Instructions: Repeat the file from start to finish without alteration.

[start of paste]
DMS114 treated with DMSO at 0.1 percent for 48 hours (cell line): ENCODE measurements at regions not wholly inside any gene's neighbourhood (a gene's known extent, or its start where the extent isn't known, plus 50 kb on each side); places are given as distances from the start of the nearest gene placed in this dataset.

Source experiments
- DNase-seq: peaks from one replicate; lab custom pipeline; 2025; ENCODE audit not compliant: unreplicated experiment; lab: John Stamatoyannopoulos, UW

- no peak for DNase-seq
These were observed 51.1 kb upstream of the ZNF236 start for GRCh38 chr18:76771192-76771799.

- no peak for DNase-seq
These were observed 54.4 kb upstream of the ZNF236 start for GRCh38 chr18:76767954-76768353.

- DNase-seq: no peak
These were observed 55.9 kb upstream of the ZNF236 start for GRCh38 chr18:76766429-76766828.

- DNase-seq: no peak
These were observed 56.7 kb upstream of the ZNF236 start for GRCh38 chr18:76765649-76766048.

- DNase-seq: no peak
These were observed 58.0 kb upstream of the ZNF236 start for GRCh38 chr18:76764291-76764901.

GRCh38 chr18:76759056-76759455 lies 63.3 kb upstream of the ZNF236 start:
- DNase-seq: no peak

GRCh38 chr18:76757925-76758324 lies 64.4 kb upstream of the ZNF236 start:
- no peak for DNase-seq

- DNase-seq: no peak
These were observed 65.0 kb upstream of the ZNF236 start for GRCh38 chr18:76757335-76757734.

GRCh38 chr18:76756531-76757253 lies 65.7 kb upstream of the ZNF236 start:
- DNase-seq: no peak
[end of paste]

DMS114 treated with DMSO at 0.1 percent for 48 hours (cell line): ENCODE measurements at regions not wholly inside any gene's neighbourhood (a gene's known extent, or its start where the extent isn't known, plus 50 kb on each side); places are given as distances from the start of the nearest gene placed in this dataset.

Source experiments
- DNase-seq: peaks from one replicate; lab custom pipeline; 2025; ENCODE audit not compliant: unreplicated experiment; lab: John Stamatoyannopoulos, UW

- no peak for DNase-seq
These were observed 51.1 kb upstream of the ZNF236 start for GRCh38 chr18:76771192-76771799.

- no peak for DNase-seq
These were observed 54.4 kb upstream of the ZNF236 start for GRCh38 chr18:76767954-76768353.

- DNase-seq: no peak
These were observed 55.9 kb upstream of the ZNF236 start for GRCh38 chr18:76766429-76766828.

- DNase-seq: no peak
These were observed 56.7 kb upstream of the ZNF236 start for GRCh38 chr18:76765649-76766048.

- DNase-seq: no peak
These were observed 58.0 kb upstream of the ZNF236 start for GRCh38 chr18:76764291-76764901.

GRCh38 chr18:76759056-76759455 lies 63.3 kb upstream of the ZNF236 start:
- DNase-seq: no peak

GRCh38 chr18:76757925-76758324 lies 64.4 kb upstream of the ZNF236 start:
- no peak for DNase-seq

- DNase-seq: no peak
These were observed 65.0 kb upstream of the ZNF236 start for GRCh38 chr18:76757335-76757734.

GRCh38 chr18:76756531-76757253 lies 65.7 kb upstream of the ZNF236 start:
- DNase-seq: no peak